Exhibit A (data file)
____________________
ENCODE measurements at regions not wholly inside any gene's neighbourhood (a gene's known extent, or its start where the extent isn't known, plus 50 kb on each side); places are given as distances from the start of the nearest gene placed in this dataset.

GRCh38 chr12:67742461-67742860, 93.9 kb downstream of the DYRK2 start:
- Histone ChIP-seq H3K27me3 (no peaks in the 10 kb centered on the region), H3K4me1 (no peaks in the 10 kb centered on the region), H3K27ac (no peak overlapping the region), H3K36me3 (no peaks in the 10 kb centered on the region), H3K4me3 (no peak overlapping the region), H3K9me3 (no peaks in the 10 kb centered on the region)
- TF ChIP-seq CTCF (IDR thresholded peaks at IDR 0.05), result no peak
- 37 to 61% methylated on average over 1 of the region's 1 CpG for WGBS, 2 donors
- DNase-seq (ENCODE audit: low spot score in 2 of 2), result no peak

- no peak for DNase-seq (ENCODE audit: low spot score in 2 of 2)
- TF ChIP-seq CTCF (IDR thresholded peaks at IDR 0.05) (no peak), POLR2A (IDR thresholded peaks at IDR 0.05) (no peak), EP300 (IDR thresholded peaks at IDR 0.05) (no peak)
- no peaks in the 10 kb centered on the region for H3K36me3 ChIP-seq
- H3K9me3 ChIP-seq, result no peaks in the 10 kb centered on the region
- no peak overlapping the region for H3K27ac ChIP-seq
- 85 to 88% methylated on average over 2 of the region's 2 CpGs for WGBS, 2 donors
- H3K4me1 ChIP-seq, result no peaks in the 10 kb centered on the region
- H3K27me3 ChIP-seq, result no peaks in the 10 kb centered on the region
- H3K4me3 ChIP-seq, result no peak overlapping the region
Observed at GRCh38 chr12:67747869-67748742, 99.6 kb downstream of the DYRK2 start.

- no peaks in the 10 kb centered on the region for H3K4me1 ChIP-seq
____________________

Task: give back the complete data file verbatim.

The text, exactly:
ENCODE measurements at regions not wholly inside any gene's neighbourhood (a gene's known extent, or its start where the extent isn't known, plus 50 kb on each side); places are given as distances from the start of the nearest gene placed in this dataset.

GRCh38 chr12:67742461-67742860, 93.9 kb downstream of the DYRK2 start:
- Histone ChIP-seq H3K27me3 (no peaks in the 10 kb centered on the region), H3K4me1 (no peaks in the 10 kb centered on the region), H3K27ac (no peak overlapping the region), H3K36me3 (no peaks in the 10 kb centered on the region), H3K4me3 (no peak overlapping the region), H3K9me3 (no peaks in the 10 kb centered on the region)
- TF ChIP-seq CTCF (IDR thresholded peaks at IDR 0.05), result no peak
- 37 to 61% methylated on average over 1 of the region's 1 CpG for WGBS, 2 donors
- DNase-seq (ENCODE audit: low spot score in 2 of 2), result no peak

- no peak for DNase-seq (ENCODE audit: low spot score in 2 of 2)
- TF ChIP-seq CTCF (IDR thresholded peaks at IDR 0.05) (no peak), POLR2A (IDR thresholded peaks at IDR 0.05) (no peak), EP300 (IDR thresholded peaks at IDR 0.05) (no peak)
- no peaks in the 10 kb centered on the region for H3K36me3 ChIP-seq
- H3K9me3 ChIP-seq, result no peaks in the 10 kb centered on the region
- no peak overlapping the region for H3K27ac ChIP-seq
- 85 to 88% methylated on average over 2 of the region's 2 CpGs for WGBS, 2 donors
- H3K4me1 ChIP-seq, result no peaks in the 10 kb centered on the region
- H3K27me3 ChIP-seq, result no peaks in the 10 kb centered on the region
- H3K4me3 ChIP-seq, result no peak overlapping the region
Observed at GRCh38 chr12:67747869-67748742, 99.6 kb downstream of the DYRK2 start.

- no peaks in the 10 kb centered on the region for H3K4me1 ChIP-seq